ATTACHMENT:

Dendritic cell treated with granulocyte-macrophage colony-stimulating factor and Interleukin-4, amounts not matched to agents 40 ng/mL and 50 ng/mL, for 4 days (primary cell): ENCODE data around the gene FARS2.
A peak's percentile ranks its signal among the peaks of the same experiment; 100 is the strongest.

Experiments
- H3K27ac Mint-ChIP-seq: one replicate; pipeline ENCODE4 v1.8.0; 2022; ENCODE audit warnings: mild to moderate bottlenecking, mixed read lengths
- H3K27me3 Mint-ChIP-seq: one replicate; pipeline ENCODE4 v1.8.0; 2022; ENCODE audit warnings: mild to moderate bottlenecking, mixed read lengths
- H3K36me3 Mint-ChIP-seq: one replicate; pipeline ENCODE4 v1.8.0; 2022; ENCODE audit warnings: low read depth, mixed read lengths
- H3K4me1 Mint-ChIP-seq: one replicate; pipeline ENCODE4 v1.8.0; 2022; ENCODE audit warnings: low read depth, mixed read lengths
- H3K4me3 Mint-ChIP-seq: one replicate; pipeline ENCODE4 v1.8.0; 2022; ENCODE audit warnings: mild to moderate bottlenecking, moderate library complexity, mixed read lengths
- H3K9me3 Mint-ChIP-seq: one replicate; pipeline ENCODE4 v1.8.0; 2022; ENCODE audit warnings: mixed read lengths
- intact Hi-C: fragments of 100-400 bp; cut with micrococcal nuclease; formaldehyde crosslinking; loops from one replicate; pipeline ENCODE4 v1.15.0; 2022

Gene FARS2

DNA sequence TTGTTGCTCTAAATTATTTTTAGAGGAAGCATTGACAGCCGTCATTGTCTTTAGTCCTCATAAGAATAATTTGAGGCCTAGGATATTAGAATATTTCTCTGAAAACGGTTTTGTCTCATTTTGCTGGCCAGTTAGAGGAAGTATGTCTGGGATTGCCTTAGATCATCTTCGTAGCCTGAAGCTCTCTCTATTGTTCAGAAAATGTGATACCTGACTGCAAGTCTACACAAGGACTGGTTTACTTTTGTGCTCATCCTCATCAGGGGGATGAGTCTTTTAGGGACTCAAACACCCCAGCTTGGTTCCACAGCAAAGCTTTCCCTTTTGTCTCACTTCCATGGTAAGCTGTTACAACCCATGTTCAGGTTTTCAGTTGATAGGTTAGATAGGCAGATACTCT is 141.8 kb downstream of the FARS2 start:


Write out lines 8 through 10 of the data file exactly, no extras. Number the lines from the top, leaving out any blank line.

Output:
- H3K4me3 Mint-ChIP-seq: one replicate; pipeline ENCODE4 v1.8.0; 2022; ENCODE audit warnings: mild to moderate bottlenecking, moderate library complexity, mixed read lengths
- H3K9me3 Mint-ChIP-seq: one replicate; pipeline ENCODE4 v1.8.0; 2022; ENCODE audit warnings: mixed read lengths
- intact Hi-C: fragments of 100-400 bp; cut with micrococcal nuclease; formaldehyde crosslinking; loops from one replicate; pipeline ENCODE4 v1.15.0; 2022